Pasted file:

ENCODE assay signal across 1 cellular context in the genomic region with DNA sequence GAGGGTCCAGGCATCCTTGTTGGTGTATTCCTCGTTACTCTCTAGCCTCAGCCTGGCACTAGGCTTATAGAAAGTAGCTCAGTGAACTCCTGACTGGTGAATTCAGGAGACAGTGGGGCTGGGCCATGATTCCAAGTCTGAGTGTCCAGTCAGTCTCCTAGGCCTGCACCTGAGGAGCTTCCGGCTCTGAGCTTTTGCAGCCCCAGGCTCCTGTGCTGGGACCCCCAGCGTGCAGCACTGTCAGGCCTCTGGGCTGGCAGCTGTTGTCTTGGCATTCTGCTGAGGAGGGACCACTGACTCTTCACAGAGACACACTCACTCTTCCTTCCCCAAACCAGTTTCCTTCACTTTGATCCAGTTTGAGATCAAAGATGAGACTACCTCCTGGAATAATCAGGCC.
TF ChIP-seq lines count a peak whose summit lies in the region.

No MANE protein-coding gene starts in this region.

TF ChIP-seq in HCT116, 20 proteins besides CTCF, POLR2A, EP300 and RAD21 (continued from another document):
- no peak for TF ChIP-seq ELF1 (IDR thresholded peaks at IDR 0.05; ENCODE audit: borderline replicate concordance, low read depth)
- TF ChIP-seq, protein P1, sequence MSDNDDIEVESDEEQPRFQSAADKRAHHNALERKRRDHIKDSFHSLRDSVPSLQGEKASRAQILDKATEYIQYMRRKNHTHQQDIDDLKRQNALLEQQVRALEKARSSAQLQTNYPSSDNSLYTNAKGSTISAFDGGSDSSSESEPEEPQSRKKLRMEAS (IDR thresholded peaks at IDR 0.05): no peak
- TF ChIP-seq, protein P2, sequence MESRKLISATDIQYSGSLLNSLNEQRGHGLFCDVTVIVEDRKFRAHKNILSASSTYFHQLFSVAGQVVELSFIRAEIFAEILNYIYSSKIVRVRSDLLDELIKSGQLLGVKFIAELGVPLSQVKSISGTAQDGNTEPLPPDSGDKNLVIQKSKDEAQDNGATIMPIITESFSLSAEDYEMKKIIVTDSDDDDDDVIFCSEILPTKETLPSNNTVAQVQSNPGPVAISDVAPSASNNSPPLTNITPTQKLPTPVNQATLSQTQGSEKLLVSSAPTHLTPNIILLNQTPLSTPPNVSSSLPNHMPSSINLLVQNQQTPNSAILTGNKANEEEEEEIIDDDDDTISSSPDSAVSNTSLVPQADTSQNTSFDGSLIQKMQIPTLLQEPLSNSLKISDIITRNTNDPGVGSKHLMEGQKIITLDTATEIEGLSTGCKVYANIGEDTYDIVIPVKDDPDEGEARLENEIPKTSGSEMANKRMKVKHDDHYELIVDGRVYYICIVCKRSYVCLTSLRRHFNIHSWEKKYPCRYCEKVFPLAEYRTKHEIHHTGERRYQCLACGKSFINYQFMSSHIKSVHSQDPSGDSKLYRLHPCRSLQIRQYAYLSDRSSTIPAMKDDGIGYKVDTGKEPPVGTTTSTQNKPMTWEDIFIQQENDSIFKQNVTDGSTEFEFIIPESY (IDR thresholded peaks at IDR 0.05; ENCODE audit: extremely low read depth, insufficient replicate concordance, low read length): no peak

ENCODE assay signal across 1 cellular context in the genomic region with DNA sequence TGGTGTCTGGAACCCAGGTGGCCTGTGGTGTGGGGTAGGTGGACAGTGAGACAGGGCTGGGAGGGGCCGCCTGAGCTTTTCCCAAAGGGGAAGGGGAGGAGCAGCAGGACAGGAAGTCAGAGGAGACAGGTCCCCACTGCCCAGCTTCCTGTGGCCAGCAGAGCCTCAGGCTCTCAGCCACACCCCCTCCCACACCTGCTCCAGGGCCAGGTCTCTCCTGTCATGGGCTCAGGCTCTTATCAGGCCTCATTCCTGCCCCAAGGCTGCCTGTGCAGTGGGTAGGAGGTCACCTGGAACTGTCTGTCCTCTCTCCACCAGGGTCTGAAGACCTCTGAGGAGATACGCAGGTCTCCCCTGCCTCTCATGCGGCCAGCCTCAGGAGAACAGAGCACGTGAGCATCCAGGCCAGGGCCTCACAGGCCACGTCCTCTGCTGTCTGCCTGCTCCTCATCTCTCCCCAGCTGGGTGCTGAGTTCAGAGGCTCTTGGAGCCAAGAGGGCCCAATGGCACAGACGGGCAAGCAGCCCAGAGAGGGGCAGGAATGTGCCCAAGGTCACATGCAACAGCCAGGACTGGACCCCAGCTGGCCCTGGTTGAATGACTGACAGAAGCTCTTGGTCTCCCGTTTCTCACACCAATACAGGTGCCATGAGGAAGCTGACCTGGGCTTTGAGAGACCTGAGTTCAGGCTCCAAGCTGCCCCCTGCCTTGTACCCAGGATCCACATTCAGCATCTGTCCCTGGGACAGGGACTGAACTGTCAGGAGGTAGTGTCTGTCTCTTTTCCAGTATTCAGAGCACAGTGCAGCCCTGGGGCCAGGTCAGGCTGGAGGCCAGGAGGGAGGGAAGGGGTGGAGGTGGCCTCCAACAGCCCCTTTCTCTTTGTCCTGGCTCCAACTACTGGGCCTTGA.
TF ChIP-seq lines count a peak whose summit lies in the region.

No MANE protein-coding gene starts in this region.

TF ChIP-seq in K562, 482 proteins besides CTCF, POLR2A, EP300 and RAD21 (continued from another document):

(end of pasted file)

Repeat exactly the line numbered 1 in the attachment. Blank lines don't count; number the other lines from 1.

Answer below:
ENCODE assay signal across 1 cellular context in the genomic region with DNA sequence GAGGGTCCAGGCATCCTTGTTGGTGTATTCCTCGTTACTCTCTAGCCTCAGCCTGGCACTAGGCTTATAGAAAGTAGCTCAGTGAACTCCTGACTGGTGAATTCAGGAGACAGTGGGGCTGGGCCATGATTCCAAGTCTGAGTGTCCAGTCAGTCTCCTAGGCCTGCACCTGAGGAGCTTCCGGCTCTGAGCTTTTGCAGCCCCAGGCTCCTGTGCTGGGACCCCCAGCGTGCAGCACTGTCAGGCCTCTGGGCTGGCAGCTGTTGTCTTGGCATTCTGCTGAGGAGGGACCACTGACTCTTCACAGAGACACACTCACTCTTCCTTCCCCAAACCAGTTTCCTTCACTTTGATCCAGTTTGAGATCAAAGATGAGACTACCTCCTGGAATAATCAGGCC.